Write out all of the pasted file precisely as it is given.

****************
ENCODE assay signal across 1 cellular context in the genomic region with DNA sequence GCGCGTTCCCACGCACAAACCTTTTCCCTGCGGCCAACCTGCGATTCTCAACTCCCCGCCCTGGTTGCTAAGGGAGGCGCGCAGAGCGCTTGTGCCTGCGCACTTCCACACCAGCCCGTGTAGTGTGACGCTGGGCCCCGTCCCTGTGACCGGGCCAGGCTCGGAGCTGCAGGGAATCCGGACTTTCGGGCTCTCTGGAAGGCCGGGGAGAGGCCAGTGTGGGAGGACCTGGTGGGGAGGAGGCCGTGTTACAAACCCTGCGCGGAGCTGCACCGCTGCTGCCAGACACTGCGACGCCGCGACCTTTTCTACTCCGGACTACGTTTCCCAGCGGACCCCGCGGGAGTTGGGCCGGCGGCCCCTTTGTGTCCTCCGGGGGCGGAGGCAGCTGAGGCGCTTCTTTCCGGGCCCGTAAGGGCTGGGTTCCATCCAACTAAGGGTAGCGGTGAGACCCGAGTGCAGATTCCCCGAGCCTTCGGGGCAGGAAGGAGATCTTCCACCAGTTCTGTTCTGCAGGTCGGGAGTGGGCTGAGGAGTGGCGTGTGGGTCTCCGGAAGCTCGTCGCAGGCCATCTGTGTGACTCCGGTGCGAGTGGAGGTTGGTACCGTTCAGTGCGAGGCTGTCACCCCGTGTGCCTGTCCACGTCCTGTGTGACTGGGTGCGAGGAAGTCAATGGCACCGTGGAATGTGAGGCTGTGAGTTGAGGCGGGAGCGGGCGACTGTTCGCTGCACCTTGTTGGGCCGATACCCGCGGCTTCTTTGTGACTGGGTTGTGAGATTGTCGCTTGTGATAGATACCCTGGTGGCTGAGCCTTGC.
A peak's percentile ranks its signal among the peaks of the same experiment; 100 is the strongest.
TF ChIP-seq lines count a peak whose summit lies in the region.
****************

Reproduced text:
ENCODE assay signal across 1 cellular context in the genomic region with DNA sequence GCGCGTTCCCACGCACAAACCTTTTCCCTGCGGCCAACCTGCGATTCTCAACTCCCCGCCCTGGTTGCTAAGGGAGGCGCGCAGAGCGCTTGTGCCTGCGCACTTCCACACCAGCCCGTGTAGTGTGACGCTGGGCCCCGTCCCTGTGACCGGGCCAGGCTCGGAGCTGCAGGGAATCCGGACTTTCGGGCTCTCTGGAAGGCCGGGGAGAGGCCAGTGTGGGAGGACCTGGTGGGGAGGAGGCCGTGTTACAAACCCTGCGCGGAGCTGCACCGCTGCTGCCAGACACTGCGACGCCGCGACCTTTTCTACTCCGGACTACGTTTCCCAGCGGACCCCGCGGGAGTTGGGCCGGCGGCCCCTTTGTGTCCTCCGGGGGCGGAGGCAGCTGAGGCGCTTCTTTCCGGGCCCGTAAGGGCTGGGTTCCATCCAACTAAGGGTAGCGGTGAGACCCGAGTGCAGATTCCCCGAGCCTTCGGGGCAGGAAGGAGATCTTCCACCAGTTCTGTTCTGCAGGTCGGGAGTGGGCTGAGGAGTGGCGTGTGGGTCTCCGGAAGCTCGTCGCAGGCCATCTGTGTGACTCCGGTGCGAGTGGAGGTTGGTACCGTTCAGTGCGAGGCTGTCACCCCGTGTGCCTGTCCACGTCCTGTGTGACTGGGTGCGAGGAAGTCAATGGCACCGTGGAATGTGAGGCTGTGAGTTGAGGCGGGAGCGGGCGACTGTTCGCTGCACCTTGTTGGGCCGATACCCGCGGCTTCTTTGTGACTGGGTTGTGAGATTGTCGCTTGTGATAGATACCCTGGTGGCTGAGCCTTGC.
A peak's percentile ranks its signal among the peaks of the same experiment; 100 is the strongest.
TF ChIP-seq lines count a peak whose summit lies in the region.